"As a skincare professional and esthetics educator, the idea of having genetic information to create highly individualized skincare treatment plans and homecare regimens that will be specifically tailored based on the scientific evidence present in the interpretation of your DNA sequencing, seems like some sort of Star Trek episode where Lt. Uhura goes to the spa. This is going to revolutionize the skincare industry and those skincare professionals who are early adapters are going to thrive! Investing in a relationship with an experienced interpretation specialist and a reputable lab will offer an intelligent consultation and analysis process that will strategically recommend the most advanced treatments and topical skincare for clients’ skin health" - MARY NIELSEN, Spectrum Advanced Aesthetics Institute

"Wow! I keep thinking about the possibilities that genomic testing can [bring not only to] perfectly describe what your health future could be but as a PEMF specialist it gives me the opportunity to target specifically with scientific evidence your 3 billion letters of your DNA containing more than 20,000 genes. This would allow me to establish a very precise [PERSONALIZED] program, not only for your current health problem, but first and foremost, in a preventive approach. It would also help your doctor to make a quick and efficient diagnosis of any possible disease with proper prescribed medication in the first instance."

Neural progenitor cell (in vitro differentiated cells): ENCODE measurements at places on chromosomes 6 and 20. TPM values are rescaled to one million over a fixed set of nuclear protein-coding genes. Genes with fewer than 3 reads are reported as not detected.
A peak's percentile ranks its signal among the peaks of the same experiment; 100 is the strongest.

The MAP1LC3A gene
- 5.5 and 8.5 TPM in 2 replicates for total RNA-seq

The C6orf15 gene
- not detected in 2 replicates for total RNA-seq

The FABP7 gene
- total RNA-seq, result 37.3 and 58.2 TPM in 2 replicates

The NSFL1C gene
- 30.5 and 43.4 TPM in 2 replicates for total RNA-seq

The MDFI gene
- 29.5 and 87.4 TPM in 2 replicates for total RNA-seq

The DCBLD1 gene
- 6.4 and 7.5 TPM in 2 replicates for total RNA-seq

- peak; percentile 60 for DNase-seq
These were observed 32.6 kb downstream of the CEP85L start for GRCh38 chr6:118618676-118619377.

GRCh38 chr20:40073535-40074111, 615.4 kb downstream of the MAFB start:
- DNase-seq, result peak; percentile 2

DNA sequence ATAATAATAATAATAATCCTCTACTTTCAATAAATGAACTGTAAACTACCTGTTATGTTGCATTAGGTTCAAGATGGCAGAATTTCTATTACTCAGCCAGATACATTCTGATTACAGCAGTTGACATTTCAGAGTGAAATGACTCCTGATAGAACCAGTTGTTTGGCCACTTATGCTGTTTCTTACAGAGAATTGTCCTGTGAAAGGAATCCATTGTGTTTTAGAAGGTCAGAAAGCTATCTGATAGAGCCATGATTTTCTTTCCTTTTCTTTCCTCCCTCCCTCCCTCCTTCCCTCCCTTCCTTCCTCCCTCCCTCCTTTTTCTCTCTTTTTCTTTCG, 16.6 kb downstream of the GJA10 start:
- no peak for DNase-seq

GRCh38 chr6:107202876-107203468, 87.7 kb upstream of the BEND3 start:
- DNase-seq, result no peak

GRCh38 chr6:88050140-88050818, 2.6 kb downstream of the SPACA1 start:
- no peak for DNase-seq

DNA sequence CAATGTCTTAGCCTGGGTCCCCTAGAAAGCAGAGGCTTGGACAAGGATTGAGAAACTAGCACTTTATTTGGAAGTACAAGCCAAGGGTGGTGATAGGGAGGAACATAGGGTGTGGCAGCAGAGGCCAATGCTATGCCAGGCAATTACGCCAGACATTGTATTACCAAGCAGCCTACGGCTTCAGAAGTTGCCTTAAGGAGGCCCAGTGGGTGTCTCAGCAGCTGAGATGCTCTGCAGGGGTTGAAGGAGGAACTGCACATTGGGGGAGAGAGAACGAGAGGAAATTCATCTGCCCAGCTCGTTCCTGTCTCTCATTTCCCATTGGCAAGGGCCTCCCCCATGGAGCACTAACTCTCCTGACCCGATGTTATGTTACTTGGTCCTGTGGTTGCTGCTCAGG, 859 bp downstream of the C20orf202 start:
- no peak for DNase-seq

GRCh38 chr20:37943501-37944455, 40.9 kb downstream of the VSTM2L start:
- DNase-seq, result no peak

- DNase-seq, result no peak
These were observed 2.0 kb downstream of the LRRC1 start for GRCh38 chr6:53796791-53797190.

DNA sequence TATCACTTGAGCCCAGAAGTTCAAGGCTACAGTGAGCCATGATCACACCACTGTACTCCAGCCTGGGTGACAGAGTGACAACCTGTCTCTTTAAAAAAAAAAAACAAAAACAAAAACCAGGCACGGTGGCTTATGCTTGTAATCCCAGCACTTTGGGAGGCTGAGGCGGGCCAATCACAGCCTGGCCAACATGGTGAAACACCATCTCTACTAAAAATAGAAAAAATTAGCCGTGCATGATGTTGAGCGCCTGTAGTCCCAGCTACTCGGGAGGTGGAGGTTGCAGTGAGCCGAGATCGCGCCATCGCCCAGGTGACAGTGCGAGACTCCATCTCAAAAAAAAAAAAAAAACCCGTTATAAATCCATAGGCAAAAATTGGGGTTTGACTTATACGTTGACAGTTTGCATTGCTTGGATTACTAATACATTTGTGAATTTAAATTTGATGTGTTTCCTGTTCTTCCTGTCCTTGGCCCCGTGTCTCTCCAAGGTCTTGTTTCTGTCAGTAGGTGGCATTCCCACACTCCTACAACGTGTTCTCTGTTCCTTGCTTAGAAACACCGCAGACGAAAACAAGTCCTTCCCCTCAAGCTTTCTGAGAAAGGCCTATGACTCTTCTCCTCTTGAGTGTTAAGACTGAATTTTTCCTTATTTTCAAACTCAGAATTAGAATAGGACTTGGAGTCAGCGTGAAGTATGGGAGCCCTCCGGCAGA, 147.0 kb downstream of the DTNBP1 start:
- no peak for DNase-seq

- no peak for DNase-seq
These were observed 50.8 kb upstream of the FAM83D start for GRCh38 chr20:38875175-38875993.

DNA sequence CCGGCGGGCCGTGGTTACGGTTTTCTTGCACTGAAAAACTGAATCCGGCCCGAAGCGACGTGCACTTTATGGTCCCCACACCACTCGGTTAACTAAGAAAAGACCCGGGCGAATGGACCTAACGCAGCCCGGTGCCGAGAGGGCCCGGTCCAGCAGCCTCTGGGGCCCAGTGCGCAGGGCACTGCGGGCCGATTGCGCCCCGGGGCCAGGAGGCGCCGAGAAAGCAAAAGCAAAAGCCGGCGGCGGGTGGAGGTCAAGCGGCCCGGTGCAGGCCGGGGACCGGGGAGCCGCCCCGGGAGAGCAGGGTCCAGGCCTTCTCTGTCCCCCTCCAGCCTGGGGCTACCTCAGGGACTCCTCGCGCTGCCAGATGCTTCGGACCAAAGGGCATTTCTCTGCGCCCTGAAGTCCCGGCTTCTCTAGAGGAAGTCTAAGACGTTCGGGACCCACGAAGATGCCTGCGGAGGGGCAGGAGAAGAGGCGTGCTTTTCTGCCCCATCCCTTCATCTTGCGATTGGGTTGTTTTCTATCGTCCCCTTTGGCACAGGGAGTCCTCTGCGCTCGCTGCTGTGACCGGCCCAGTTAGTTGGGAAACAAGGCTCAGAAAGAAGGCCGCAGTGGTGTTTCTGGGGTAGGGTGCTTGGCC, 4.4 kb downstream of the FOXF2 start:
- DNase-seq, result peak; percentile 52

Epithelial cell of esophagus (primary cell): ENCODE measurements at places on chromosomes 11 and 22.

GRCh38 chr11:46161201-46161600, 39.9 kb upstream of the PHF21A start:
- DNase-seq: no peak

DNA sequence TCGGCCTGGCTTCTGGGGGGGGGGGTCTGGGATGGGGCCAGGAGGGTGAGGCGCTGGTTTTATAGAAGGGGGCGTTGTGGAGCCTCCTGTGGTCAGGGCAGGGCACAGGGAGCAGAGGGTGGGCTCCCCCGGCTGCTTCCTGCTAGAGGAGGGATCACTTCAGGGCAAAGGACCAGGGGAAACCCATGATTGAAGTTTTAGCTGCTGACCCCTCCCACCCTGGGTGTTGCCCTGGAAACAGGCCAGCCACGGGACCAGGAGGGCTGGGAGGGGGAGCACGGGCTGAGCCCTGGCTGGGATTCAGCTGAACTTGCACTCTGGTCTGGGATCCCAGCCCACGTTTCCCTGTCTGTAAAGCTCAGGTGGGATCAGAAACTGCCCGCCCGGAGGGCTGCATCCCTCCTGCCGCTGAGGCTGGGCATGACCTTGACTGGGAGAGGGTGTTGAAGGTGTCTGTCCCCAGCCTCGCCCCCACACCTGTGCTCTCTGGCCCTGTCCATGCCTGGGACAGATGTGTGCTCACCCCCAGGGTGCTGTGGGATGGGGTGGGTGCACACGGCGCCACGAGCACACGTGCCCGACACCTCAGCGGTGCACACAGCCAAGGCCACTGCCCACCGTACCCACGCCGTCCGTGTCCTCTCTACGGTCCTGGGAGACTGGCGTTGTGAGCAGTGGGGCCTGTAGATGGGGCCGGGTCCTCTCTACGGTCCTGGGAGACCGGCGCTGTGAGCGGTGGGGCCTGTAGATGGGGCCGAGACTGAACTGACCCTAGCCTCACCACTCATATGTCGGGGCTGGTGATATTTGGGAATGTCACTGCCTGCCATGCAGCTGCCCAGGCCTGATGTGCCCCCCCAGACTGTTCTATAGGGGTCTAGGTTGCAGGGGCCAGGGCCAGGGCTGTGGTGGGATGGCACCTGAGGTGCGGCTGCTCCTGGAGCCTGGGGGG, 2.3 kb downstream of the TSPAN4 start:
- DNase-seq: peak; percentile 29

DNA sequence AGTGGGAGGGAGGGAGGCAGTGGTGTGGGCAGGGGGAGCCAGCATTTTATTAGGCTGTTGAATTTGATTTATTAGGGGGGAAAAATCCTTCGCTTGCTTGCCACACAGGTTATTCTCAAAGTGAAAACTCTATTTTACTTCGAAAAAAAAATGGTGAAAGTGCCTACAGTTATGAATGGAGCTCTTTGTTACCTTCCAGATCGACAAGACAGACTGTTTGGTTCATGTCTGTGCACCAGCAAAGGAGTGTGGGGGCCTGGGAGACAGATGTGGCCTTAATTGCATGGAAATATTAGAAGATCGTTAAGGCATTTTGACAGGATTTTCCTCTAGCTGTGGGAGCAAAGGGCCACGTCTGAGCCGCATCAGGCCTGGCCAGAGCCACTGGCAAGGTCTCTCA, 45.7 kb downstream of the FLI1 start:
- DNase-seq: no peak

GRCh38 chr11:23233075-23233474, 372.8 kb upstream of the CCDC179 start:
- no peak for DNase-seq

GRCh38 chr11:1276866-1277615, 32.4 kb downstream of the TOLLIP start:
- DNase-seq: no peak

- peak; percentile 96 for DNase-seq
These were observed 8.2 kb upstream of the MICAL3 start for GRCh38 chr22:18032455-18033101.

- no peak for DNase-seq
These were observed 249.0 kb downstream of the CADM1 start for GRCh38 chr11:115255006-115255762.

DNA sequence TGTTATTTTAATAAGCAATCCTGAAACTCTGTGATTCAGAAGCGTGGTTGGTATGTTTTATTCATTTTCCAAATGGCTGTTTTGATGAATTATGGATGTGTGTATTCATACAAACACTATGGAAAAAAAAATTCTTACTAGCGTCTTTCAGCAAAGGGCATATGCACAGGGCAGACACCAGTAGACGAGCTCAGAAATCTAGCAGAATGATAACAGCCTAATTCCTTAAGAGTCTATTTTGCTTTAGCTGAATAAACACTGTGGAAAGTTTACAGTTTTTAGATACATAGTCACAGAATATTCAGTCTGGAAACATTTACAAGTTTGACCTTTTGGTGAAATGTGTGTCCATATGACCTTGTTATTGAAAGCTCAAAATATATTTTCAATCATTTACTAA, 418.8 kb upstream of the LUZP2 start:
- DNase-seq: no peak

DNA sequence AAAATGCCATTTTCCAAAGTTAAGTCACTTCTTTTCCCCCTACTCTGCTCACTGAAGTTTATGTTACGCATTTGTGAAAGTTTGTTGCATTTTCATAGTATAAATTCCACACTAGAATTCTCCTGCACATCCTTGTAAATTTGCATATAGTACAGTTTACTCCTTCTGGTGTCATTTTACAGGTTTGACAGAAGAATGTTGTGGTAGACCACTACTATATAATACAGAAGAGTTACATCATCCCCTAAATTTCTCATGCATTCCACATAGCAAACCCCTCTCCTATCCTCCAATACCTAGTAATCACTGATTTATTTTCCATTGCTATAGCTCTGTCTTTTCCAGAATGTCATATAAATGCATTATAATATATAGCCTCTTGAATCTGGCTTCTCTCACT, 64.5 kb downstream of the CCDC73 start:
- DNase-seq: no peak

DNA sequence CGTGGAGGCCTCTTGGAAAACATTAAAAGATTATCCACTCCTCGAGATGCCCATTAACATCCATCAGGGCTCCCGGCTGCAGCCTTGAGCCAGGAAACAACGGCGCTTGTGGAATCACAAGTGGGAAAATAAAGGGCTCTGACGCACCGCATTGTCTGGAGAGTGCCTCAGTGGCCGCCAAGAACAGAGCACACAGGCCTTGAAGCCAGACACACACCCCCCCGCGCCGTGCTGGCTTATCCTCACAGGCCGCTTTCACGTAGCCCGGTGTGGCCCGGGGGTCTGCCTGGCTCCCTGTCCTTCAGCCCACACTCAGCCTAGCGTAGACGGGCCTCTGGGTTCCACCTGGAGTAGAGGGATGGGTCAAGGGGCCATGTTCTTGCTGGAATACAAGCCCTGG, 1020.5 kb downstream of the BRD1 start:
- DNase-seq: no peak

- JOSEPH JOCELYN TOY, Therapeutic Specialist - (www.cliniquesneuroviesante.com)    


1) https://www.marketsandmarkets.com/Market-Reports/genomics-market-613.html

2) https://www.ncbi.nlm.nih.gov/pmc/articles/PMC1447192/

3) https://www.globenewswire.com/en/news-release/2020/12/09/2142102/28124/en/Global-DNA-Sequencing-Market-2020-to-2025-Growth-Trends-and-Forecasts.html

4) NHGRI: https://www.genome.gov/about-genomics/fact-sheets/DNA-Sequencing-Costs-Data

5) https://www.marketdataforecast.com/market-reports/north-america-genomics-market

6) https://www.prnewswire.com/news-releases/north-america-genomics-market-2017-2019--forecast-to-2025---growth-in-investments--funds-for-genomics--declining-cost-of-sequencing-procedures-300853943.html